Gazans blame both Fatah and Hamas for the lack of reconstruction. Fatah, under the leadership of President Mahmoud Abbas, has sought to address his political deficit through (largely symbolic) efforts in the international arena, such as UN recognition and membership in the International Criminal Court. He is not at all anxious to retake control of Gaza -- an Israeli condition for reconstruction aid -- and reproduce the situation he currently has in the West Bank, which is a lot of responsibility without any real power.
But any agreement that further solidifies the division between the West Bank and Gaza—which has been one goal of the Israeli blockade policy—would have hugely negative implications for prospects of ending the Israeli-Palestinian conflict. Israeli analyst Gershon Baskin, who helped negotiate with Hamas the release of Israeli soldier Gilad Shalit, sees an Israel-Hamas agreement as disastrous for Israeli-Palestinian peace. “Hamas is prepared to maintain a long-term ceasefire with Israel in exchange for Israel opening up Gaza and ending the economic siege. All that Hamas is willing to give in exchange is that it will not shoot rockets at Israel,” wrote Baskin. “At the same time, Hamas will continue to work against Palestinian moderates who are willing to negotiate with Israel. It will work to take over the West Bank.”
An Israel-Hamas agreement would also further reveal the emptiness of Israeli Prime Minister Benjamin Netanyahu’s rhetoric about Hamas. A year ago, in the wake of last summer’s devastating war on Gaza, Netanayahu attempted to rally international opinion by insisting “Hamas is ISIS, ISIS is Hamas.” The comparison was dismissed by serious Middle East analysts, but dutifully echoed by Netanyahu’s supporters in Washington. Netanyahu and his allies also viciously attacked Abbas when he signed an agreement with Hamas earlier in the summer creating a transitional consensus government, saying that Abbas could have peace or an agreement with Hamas, but not both. “Whoever chooses the terrorism of Hamas does not want peace,” Netanyahu said at the time.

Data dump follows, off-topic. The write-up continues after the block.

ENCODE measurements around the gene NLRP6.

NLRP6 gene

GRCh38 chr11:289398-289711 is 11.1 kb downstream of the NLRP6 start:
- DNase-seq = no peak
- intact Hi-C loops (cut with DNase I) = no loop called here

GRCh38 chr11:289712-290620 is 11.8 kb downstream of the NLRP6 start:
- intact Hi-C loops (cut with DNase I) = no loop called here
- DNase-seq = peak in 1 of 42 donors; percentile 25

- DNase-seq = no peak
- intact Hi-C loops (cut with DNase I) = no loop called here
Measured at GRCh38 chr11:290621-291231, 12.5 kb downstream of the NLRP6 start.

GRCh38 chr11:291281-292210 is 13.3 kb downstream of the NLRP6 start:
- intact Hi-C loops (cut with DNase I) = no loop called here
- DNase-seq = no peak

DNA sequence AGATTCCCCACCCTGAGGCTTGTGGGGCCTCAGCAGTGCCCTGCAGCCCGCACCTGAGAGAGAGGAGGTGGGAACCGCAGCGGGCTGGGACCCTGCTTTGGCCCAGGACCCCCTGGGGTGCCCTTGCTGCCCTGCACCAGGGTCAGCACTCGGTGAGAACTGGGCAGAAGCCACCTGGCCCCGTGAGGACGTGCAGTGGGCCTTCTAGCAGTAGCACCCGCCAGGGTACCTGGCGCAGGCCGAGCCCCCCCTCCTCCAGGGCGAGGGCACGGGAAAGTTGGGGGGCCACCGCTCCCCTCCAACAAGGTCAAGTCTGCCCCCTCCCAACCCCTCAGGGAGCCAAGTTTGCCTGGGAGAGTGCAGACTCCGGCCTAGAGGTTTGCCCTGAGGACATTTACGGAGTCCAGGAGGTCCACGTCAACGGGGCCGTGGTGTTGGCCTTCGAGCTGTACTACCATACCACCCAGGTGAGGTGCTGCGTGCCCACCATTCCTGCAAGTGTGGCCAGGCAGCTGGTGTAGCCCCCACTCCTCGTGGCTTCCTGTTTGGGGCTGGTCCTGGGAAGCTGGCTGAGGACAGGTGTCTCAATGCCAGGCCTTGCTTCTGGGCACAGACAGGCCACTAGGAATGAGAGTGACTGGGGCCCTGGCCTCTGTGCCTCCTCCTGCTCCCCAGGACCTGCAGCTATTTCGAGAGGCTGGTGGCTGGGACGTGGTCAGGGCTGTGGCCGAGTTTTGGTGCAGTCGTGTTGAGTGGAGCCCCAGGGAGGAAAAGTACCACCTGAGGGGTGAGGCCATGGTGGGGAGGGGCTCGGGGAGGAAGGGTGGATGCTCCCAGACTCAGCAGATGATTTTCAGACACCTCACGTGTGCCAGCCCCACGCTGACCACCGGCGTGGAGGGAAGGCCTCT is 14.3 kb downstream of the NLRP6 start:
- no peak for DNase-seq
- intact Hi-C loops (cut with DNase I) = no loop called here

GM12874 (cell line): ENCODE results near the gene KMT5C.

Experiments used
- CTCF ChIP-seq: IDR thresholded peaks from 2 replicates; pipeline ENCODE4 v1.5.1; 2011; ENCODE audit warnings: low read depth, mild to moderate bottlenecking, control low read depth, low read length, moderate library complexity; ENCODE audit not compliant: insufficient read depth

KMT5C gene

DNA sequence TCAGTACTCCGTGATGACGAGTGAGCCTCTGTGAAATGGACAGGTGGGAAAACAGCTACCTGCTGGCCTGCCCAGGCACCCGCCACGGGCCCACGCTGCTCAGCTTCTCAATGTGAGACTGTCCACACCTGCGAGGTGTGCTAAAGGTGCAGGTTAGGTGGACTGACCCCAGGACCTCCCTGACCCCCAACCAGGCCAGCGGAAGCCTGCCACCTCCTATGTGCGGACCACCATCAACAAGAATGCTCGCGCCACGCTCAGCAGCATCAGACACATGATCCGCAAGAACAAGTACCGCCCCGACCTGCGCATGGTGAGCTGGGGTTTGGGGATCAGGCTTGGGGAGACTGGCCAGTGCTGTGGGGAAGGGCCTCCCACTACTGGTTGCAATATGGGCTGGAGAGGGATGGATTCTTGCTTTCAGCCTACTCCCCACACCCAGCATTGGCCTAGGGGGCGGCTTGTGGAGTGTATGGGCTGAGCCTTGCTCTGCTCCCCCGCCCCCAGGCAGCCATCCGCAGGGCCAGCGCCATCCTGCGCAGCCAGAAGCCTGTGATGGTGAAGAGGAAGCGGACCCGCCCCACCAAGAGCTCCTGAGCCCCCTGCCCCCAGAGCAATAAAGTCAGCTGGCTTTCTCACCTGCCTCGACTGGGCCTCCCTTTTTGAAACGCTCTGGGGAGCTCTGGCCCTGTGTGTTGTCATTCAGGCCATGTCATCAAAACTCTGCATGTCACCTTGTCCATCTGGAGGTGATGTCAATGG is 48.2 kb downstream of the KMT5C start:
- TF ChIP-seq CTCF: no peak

It’s also important to understand Gaza as an arena in which broader regional conflicts are being played out. The last few years have been pretty devastating for Hamas, especially compared to how they assumed it would go for them. When I visited Gaza in February 2012, Hamas leaders who I spoke to were confident that the Arab Spring would create an “Islamic awakening” that would usher them into power.
The next few years proved otherwise, as regional authoritarian regimes cracked down hard on Islamist groups, culminating in the July 2013 Egyptian coup, in which the military removed President Mohammed Morsi, a member of the Muslim Brotherhood, from power and undertook a series of violently repressive measures which have continued to today. The Egyptian government has destroyed the vast majority of smuggling tunnels on Gaza’s southern border with Egypt, removing a major source of tax revenue for Hamas and putting them in dire financial straits. This was a major factor in Hamas decision to seek reconciliation with Fatah in April 2014, in the hopes that Fatah would provide a source of revenue for civil workers. That agreement now appears to be going nowhere, like many before it.